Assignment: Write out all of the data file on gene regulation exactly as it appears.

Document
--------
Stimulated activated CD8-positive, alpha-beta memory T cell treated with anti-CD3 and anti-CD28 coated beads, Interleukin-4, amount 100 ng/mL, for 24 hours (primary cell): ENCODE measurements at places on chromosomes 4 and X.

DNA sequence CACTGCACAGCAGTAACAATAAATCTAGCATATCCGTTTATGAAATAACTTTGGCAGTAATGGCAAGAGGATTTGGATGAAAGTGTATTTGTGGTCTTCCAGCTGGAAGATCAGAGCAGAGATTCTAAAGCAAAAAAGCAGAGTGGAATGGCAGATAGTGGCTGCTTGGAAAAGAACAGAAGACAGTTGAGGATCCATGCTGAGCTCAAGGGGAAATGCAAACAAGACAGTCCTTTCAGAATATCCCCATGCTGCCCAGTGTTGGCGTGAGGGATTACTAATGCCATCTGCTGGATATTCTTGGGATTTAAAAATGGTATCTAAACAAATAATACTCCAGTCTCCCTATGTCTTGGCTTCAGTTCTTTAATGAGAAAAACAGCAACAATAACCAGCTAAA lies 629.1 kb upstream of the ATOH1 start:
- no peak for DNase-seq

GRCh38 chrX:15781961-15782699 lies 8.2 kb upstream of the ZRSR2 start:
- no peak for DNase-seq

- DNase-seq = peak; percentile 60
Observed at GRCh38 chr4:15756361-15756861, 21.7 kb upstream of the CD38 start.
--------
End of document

Stimulated activated CD8-positive, alpha-beta memory T cell treated with anti-CD3 and anti-CD28 coated beads, Interleukin-4, amount 100 ng/mL, for 24 hours (primary cell): ENCODE measurements at places on chromosomes 4 and X.

DNA sequence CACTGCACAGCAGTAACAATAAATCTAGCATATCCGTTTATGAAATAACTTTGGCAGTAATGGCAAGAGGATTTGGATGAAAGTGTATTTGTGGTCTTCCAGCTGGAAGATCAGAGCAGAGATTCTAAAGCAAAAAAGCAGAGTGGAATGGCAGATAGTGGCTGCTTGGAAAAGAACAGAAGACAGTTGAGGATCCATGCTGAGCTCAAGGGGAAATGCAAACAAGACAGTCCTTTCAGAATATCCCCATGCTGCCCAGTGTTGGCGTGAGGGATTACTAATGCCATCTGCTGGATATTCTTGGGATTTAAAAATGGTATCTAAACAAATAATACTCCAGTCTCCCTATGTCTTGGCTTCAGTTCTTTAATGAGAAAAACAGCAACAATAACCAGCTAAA lies 629.1 kb upstream of the ATOH1 start:
- no peak for DNase-seq

GRCh38 chrX:15781961-15782699 lies 8.2 kb upstream of the ZRSR2 start:
- no peak for DNase-seq

- DNase-seq = peak; percentile 60
Observed at GRCh38 chr4:15756361-15756861, 21.7 kb upstream of the CD38 start.